Successful use of bromocriptine in the treatment of hepatic encephalopathy

Gastroenterology (Impact Factor: 16.72). 05/1980; 78(4):663-70.
Source: PubMed


Six patients with cirrhosis and severe chronic hepatic encephalopathy were treated with bromocriptine. All showed significant overall improvement clinically and in 3, the electroencephalogram became normal. The cerebral blood flow increased significantly from 32.7 +/- 2.4 (mean +/- 1 SE) to 40.5 +/- 1.5 ml/100 g brain/min (P less than 0.05). Similarly, there were significant improvements in the cerebral oxygen consumption from 2.2 +/- 0.4 to 3.3 +/- 0.4 ml/100 g brain/min (P less than 0.02) and in cerebral glucose consumption from 2.1 +/- 0.6 to 6.6 +/- 1.6 mg/100 g brain/min (P less than 0.02). Cross-over to placebo produced overall deterioration, more marked in the patients who had received the active drug for the shorter time period. No serious side effects were seen; the drug was well tolerated in doses of up to 15 mg daily and is a useful treatment for chronic hepatic encephalopathy when the response to conventional therapy has been poor.

23 Reads
  • Source
    • "Several studies in the brain in vivo have found this condition to be associated with a decreased oxygen consumption (Alman et al. 1956; Dam et al. 2013; Iversen et al. 2009; Morgan et al. 1980; Philips et al. 1998; Posner and Plum 1960; Strauss et al. 2003) and hence, it is likely that elevated brain concentrations of ammonia may affect energy metabolism (Ott et al. 2005; Rao and Norenberg 2001). Interestingly, it was suggested by Bessman and Bessman (1955) that ammonia-induced withdrawal of α-ketoglutarate from the tricarboxylic acid (TCA) cycle due to glutamate synthesis would decrease the efficacy of the cycle as the energy producing machinery of the mitochondria. "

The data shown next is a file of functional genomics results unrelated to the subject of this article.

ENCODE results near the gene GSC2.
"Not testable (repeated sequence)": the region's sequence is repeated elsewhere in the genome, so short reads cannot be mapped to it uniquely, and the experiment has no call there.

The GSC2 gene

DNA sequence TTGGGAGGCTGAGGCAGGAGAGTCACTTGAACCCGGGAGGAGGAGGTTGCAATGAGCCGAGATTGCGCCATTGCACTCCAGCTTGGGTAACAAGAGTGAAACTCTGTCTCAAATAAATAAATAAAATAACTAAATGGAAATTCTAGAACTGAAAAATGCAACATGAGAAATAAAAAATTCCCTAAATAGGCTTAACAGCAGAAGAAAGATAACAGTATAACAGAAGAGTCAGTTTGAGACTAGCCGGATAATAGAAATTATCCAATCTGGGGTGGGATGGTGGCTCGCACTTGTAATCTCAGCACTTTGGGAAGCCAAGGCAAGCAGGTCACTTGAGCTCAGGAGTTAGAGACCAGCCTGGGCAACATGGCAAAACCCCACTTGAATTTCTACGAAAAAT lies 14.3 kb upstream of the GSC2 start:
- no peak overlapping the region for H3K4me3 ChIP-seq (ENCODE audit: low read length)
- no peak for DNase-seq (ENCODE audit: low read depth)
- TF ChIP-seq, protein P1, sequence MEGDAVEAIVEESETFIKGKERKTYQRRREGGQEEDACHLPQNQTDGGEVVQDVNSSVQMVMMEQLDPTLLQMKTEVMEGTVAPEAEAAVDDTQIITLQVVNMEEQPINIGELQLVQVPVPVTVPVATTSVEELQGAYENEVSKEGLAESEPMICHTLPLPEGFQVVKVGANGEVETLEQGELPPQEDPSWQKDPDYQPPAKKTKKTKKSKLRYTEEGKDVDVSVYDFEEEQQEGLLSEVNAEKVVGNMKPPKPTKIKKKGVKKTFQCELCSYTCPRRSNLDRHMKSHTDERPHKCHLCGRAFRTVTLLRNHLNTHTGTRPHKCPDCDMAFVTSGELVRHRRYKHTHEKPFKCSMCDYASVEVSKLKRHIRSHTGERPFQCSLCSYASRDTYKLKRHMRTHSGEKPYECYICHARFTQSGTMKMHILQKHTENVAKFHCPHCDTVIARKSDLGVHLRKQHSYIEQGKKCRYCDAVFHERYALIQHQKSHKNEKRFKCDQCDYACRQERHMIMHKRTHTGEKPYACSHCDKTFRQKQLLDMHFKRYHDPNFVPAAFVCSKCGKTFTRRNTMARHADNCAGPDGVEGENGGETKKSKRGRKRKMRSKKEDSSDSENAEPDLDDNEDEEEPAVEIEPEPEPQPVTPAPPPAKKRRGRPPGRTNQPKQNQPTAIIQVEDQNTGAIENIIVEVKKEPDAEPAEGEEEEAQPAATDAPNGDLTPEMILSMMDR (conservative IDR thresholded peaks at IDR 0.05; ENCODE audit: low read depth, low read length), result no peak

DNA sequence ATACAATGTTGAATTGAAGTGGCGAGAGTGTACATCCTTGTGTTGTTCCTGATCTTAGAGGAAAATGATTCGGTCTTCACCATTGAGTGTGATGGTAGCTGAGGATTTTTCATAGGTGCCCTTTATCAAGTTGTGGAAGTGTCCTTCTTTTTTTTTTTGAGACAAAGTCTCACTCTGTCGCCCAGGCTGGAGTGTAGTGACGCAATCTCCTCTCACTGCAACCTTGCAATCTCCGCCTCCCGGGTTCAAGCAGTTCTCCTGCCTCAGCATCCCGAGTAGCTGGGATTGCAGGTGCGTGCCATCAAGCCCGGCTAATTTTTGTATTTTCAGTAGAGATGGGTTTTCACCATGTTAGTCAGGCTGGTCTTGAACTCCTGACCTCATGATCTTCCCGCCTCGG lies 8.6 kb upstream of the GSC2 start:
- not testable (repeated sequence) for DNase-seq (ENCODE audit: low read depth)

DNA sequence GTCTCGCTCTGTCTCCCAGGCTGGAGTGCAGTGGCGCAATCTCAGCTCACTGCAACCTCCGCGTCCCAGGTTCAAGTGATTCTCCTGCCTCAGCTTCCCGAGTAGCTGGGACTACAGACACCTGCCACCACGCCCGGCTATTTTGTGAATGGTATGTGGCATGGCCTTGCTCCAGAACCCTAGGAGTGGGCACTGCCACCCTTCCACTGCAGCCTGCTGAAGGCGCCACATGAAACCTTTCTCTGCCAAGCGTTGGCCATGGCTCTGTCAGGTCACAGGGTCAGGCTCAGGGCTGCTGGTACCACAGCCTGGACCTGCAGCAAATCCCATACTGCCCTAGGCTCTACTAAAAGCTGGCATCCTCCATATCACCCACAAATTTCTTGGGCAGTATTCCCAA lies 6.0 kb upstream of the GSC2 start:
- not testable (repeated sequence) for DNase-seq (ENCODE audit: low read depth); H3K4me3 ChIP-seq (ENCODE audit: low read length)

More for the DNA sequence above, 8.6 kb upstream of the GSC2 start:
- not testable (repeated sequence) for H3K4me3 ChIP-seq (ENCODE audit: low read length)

[Show abstract] [Hide abstract]
    ABSTRACT: The literature related to the effects of elevated plasma ammonia levels on brain energy metabolism is abundant, but heterogeneous in terms of the conclusions. Thus, some studies claim that ammonia has a direct, inhibitory effect on energy metabolism whereas others find no such correlation. In this review, we discuss both recent and older literature related to this controversial topic. We find that it has been consistently reported that hepatic encephalopathy and concomitant hyperammonemia lead to reduced cerebral oxygen consumption. However, this may not be directly linked to an effect of ammonia but related to the fact that hepatic encephalopathy is always associated with reduced brain activity, a condition clearly characterized by a decreased CMRO2. Whether this may be related to changes in GABAergic function remains to be elucidated.
    Metabolic Brain Disease 03/2014; 29(4). DOI:10.1007/s11011-014-9513-8 · 2.64 Impact Factor
  • Source
    • "Reduced DAergic input in HE, would suggest that treatments which aim to increase DAergic tone may alleviate HE symptoms. In fact, improvement of 50% of HE patients with chronic portosystemic encephalopathy was reported to follow treatment of patients with either the DA precursor levodopa (Lunzer et al., 1974) or the DA D 2 receptor agonist, bromocriptine (Morgan et al., 1980). However, controlled clinical trials reported that these treatments were ineffective (Michel et al., 1980; Uribe et al., 1983) probably because the DA agonist would activate both direct and indirect DA pathways, while bromocriptine would inhibit only the indirect DA pathway. "